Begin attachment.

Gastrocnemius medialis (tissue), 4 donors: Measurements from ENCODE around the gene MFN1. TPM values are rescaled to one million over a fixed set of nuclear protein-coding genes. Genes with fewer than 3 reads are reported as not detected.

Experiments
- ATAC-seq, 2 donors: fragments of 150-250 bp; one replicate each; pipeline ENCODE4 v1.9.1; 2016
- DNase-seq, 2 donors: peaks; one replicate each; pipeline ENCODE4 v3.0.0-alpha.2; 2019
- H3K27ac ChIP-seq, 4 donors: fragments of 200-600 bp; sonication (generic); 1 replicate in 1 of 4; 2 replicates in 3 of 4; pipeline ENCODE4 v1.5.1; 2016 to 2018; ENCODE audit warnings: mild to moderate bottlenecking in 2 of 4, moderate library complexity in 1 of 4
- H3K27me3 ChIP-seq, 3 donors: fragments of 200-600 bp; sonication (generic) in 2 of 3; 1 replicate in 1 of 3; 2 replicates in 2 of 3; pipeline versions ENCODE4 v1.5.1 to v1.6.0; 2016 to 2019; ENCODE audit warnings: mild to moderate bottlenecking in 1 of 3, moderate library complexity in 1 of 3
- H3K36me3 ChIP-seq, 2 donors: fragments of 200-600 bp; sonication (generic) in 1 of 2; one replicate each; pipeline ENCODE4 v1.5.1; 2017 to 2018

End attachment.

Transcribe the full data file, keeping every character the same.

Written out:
Gastrocnemius medialis (tissue), 4 donors: Measurements from ENCODE around the gene MFN1. TPM values are rescaled to one million over a fixed set of nuclear protein-coding genes. Genes with fewer than 3 reads are reported as not detected.

Experiments
- ATAC-seq, 2 donors: fragments of 150-250 bp; one replicate each; pipeline ENCODE4 v1.9.1; 2016
- DNase-seq, 2 donors: peaks; one replicate each; pipeline ENCODE4 v3.0.0-alpha.2; 2019
- H3K27ac ChIP-seq, 4 donors: fragments of 200-600 bp; sonication (generic); 1 replicate in 1 of 4; 2 replicates in 3 of 4; pipeline ENCODE4 v1.5.1; 2016 to 2018; ENCODE audit warnings: mild to moderate bottlenecking in 2 of 4, moderate library complexity in 1 of 4
- H3K27me3 ChIP-seq, 3 donors: fragments of 200-600 bp; sonication (generic) in 2 of 3; 1 replicate in 1 of 3; 2 replicates in 2 of 3; pipeline versions ENCODE4 v1.5.1 to v1.6.0; 2016 to 2019; ENCODE audit warnings: mild to moderate bottlenecking in 1 of 3, moderate library complexity in 1 of 3
- H3K36me3 ChIP-seq, 2 donors: fragments of 200-600 bp; sonication (generic) in 1 of 2; one replicate each; pipeline ENCODE4 v1.5.1; 2017 to 2018